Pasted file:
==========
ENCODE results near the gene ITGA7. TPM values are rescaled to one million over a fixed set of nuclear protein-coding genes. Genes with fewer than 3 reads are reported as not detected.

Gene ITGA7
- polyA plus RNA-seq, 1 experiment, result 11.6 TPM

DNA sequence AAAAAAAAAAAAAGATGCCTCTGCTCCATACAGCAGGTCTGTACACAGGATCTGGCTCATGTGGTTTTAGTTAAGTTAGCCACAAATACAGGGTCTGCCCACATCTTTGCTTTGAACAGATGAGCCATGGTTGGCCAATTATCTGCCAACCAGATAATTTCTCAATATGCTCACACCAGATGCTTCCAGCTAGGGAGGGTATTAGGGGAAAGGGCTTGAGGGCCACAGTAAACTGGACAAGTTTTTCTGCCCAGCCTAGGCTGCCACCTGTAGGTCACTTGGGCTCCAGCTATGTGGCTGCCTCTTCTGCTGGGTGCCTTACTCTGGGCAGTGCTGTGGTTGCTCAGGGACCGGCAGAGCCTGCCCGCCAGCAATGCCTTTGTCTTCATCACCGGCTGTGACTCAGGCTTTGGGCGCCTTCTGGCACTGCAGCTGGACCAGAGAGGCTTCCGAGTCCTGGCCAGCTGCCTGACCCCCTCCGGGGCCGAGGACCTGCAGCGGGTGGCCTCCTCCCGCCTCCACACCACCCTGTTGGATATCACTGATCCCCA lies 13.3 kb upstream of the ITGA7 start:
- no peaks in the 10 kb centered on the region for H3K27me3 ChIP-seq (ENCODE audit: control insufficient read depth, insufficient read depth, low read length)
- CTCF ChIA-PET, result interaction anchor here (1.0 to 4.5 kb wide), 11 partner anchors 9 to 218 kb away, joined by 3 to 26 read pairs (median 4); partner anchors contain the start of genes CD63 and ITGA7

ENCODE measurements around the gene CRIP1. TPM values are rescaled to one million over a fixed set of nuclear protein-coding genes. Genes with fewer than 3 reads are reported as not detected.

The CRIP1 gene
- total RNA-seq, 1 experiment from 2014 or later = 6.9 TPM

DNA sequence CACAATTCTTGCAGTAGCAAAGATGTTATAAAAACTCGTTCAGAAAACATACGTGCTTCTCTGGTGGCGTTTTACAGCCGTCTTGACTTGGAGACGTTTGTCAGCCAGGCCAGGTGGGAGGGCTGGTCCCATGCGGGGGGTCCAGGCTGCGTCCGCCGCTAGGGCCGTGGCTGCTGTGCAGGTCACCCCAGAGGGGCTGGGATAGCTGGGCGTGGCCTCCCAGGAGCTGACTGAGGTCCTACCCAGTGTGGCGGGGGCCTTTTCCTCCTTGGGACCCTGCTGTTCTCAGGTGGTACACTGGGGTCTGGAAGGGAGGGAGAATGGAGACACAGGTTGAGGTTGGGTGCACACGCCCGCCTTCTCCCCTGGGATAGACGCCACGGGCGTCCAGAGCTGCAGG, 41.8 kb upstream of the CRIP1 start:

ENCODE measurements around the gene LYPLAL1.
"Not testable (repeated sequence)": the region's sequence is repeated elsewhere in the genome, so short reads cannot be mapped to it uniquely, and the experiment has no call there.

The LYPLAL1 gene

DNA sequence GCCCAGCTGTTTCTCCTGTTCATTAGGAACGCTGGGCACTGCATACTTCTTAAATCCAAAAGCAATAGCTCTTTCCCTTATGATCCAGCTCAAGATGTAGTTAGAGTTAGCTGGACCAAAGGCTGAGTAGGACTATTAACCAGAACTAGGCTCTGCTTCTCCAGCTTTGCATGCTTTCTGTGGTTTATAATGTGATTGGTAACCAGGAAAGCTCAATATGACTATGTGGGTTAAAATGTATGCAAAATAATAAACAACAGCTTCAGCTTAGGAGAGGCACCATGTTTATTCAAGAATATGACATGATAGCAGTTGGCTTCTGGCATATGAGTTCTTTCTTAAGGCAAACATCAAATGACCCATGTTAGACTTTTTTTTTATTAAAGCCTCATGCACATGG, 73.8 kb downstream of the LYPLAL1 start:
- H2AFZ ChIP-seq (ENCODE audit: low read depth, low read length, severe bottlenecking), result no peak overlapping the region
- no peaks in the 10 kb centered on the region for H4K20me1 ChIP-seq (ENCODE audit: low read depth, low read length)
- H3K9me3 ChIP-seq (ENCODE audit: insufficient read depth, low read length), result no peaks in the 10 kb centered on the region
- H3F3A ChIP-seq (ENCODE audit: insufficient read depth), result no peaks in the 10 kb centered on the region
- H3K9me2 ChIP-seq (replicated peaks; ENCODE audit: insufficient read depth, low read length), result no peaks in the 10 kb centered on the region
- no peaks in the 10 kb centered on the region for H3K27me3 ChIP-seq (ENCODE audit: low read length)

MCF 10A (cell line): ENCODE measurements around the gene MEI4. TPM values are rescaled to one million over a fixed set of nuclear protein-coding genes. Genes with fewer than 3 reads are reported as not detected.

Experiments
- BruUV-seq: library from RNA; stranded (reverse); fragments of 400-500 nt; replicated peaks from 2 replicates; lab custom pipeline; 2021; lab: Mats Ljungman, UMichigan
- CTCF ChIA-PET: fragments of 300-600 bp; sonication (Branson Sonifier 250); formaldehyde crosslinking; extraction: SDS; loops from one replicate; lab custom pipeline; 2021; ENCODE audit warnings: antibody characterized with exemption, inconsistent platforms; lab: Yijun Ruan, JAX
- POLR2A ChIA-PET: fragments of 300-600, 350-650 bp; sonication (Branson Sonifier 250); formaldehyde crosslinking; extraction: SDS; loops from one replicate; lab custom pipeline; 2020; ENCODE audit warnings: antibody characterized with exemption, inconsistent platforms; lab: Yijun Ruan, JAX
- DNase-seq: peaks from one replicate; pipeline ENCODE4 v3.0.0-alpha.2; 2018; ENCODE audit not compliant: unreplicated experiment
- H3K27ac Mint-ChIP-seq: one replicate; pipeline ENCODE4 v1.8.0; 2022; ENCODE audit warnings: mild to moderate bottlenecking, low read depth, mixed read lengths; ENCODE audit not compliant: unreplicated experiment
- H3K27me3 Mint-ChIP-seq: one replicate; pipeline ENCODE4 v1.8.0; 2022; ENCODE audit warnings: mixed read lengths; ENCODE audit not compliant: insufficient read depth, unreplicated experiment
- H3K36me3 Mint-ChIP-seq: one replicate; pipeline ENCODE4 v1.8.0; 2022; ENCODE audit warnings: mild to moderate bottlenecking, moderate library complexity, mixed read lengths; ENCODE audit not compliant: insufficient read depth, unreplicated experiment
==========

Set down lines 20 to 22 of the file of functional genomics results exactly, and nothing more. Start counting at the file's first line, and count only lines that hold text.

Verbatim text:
- no peaks in the 10 kb centered on the region for H3K27me3 ChIP-seq (ENCODE audit: low read length)

MCF 10A (cell line): ENCODE measurements around the gene MEI4. TPM values are rescaled to one million over a fixed set of nuclear protein-coding genes. Genes with fewer than 3 reads are reported as not detected.

Experiments